Unaware where the guns would end up, the officers supplemented their police salaries by selling warehoused weapons.
Testifying as prosecution witnesses in a terrorism trial this week, two former police officers and a businessman described how in pursuit of profit, they accidentally facilitated the sale of weapons to a paramilitary group in Aceh.
Prosecutors presented the three Monday (December 10th) at the trial of Enjang Sumantri, a suspected member of the Cikampek terrorist network accused of sending weapons to Aceh and raising funds for a terrorist training camp there through robbery.
Testimony of the three witnesses revealed how they unwittingly supported that terror network, a crime for which they were convicted and sentenced in January 2011 to ten years in prison.
Tatang Mulyadi and Abdi Tunggal, former brigadiers in the National Police, were logistics officers tasked with guarding a National Police warehouse in Cipinang, East Jakarta. Ahmad Sutrisno was a businessman involved in weapons maintenance at the Indonesian Police Mobile Brigade (Brimob) Headquarters in Kelapa Dua, Depok, outside Jakarta.
From June 2009 to March 2010, Tatang and Abdi sold 28 weapons, including 11M-16s, 4 AK-47s, 2 M-58s, and some 20,000 bullets, to Sutrisno.
“I sold the weapons simply because I was looking for profit. I did not know that the weapons were sold to a paramilitary group in Aceh. I only became aware of this after I was arrested,” Tatang told the West Jakarta District Court session.
“I knew that Sutrisno was actually a member of the Mobile Brigade’s weaponry warehouse, and he told me that the weapons would be used by the Brigade,” he added.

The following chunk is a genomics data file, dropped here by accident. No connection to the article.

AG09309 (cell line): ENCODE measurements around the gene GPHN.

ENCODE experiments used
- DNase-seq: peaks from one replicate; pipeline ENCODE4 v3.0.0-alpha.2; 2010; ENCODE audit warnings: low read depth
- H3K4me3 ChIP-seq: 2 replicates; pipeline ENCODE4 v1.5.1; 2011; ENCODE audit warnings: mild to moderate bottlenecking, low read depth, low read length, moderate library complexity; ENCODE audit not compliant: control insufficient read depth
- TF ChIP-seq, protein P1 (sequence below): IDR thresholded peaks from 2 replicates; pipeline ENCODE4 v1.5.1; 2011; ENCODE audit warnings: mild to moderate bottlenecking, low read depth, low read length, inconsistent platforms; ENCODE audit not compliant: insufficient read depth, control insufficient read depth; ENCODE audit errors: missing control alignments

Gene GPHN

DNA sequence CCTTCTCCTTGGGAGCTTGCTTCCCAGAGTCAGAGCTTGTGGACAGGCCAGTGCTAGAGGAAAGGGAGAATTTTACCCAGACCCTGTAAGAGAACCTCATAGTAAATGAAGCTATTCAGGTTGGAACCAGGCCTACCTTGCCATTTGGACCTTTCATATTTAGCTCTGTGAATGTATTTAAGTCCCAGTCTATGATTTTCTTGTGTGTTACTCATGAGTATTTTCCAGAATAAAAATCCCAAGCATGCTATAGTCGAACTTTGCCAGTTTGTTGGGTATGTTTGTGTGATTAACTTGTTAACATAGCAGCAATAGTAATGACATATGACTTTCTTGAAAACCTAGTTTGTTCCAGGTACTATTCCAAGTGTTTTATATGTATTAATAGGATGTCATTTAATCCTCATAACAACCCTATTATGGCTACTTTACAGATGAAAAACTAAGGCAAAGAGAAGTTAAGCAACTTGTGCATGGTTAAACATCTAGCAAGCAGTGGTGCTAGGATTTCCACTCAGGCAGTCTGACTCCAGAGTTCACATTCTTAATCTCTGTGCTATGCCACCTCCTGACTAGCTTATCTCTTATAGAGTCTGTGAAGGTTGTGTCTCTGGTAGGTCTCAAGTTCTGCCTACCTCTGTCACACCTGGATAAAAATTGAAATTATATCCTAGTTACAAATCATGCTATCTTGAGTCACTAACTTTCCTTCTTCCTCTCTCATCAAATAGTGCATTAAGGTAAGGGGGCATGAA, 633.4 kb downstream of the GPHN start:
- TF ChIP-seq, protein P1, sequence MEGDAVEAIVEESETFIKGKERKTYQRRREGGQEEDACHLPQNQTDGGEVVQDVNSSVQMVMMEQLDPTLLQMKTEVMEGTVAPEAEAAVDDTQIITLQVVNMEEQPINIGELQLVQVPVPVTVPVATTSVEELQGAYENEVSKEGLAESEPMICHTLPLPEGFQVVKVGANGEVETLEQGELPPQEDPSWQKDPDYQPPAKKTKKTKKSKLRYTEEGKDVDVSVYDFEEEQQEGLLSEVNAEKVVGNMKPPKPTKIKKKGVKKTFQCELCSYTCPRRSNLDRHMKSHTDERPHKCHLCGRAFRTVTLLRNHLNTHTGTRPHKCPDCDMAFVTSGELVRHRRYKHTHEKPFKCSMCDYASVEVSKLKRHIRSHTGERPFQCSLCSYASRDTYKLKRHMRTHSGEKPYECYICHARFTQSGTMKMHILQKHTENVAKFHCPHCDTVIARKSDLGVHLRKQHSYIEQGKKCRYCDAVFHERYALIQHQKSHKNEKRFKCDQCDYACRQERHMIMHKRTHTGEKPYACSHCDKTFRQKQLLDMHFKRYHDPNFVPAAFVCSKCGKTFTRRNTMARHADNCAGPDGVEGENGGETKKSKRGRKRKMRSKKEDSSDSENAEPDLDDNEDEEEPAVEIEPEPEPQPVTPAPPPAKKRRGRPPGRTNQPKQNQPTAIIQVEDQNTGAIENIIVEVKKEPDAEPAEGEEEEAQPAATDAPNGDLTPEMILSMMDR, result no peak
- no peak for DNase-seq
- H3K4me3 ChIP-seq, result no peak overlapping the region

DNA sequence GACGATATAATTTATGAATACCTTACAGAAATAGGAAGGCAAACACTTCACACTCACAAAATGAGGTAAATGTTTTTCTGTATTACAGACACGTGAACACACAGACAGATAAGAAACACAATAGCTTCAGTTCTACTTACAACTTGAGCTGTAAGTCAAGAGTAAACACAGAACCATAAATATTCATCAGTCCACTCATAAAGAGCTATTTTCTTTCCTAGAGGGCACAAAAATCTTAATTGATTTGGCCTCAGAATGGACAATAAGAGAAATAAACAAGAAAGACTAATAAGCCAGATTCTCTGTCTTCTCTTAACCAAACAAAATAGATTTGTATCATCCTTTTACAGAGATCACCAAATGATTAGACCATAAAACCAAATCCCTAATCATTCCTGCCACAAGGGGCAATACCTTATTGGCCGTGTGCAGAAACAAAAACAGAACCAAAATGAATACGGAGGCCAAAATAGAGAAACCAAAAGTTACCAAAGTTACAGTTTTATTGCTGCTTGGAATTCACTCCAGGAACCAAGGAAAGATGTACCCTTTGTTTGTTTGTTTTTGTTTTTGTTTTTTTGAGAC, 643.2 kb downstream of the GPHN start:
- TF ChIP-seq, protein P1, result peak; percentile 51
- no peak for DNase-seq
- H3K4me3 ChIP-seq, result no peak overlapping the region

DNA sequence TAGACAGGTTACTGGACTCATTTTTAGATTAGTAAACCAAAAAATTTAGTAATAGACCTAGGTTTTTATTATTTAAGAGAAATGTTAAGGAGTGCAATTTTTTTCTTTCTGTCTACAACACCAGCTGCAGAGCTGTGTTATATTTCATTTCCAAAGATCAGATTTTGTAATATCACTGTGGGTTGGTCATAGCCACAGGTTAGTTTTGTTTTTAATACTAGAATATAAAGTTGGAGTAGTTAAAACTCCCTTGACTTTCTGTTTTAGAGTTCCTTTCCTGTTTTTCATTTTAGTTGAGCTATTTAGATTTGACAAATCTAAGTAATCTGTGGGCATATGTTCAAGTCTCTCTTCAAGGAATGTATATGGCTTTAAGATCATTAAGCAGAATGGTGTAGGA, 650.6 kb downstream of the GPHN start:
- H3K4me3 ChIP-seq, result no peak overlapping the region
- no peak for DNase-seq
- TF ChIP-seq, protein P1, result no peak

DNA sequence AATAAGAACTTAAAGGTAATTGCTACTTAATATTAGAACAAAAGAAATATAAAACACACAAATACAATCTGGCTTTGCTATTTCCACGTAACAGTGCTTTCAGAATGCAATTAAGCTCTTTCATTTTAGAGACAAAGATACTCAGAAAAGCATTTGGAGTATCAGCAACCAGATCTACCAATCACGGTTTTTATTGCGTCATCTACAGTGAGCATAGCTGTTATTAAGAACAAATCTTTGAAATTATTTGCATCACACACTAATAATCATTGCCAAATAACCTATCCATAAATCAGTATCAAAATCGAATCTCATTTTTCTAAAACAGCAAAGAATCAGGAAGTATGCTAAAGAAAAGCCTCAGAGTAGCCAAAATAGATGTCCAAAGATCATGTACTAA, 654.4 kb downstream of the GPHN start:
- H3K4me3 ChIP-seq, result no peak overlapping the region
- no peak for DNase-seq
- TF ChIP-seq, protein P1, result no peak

Tatang told the court that he sold the weapons for Rp 3 million to 10 million ($312 to $1,038) each, depending on the type of weapon. He also sold more than 10,000 rounds of ammunition to Sutrisno for Rp. 1,000 ($.10) each.
“The weapons, which were placed in the warehouse, actually could not be used anymore and they were set to be destroyed. I asked Abdi to fix them, and we shared the profit,” Tatang said.
Abdi told the court that he fixed five of the 28 weapons sold to Sutrisno and got a $415 commission for the work.
Sutrisno testified that he too did not know that the weapons would be used for paramilitary training. He resold them to an officer he believed was still active in the National Police.
“At that time, Muhammad Sofyan Tsauri ordered a number of weapons from me. He told me that he needed the weapons to secure the coal mining area in Kalimantan,” Sutrisno said.
“After I was arrested, I learned that the weapons were used for paramilitary training in Aceh,” he said.
From his business with Sofyan, Sutrisno received approximately Rp 60 million ($6,233).
Sofyan graduated from the Police Academy in Sukabumi in 1998 and was stationed in Depok. In 2002, he was posted to Aceh for seven months.
Dishonourably discharged in June 2009 due to a polygamy issue, he was later linked to the bombing of a police mosque in Cirebon and prosecuted for supplying weapons to a terrorist cell in Aceh. He too, is serving a ten-year prison sentence.
Sutrisno said he wondered at the time why Sofyan, a police officer, would buy weapons from him.
“I actually asked him why as a police officer, he ordered weapons through me. And he said that it is difficult for an ordinary officer to get weapons.”